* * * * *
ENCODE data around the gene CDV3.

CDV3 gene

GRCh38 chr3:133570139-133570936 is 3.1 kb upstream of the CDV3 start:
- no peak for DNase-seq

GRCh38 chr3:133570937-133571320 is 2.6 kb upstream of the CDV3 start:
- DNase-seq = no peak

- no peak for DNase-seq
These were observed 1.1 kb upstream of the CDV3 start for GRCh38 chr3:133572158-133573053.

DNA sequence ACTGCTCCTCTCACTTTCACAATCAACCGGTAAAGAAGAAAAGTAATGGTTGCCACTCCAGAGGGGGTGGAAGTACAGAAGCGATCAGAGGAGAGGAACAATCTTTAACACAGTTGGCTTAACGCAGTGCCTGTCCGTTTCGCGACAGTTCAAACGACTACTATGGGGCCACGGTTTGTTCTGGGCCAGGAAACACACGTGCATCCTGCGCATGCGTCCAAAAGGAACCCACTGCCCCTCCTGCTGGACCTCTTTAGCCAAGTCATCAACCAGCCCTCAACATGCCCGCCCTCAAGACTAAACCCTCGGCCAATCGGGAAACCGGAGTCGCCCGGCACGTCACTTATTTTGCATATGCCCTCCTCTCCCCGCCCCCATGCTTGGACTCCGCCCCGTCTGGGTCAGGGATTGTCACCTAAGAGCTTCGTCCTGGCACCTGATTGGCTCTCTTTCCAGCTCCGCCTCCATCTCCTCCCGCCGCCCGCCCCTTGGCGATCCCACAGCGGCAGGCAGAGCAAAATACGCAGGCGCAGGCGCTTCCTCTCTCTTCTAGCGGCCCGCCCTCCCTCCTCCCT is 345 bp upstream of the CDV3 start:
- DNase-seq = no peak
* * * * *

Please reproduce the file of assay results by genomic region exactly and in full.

ENCODE data around the gene CDV3.

CDV3 gene

GRCh38 chr3:133570139-133570936 is 3.1 kb upstream of the CDV3 start:
- no peak for DNase-seq

GRCh38 chr3:133570937-133571320 is 2.6 kb upstream of the CDV3 start:
- DNase-seq = no peak

- no peak for DNase-seq
These were observed 1.1 kb upstream of the CDV3 start for GRCh38 chr3:133572158-133573053.

DNA sequence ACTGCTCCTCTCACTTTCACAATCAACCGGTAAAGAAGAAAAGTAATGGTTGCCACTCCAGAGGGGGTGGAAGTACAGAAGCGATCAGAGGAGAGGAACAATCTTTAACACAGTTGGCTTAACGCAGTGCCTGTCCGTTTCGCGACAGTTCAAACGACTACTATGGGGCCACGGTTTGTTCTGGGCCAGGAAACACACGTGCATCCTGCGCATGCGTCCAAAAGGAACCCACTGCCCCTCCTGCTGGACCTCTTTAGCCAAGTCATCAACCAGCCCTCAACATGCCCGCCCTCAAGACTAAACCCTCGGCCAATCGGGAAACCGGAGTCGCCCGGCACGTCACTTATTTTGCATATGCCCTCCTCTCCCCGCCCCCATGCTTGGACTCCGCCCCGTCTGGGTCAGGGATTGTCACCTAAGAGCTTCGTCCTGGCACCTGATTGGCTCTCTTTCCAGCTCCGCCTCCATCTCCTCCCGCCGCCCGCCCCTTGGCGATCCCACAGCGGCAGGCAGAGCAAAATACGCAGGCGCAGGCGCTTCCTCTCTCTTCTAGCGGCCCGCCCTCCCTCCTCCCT is 345 bp upstream of the CDV3 start:
- DNase-seq = no peak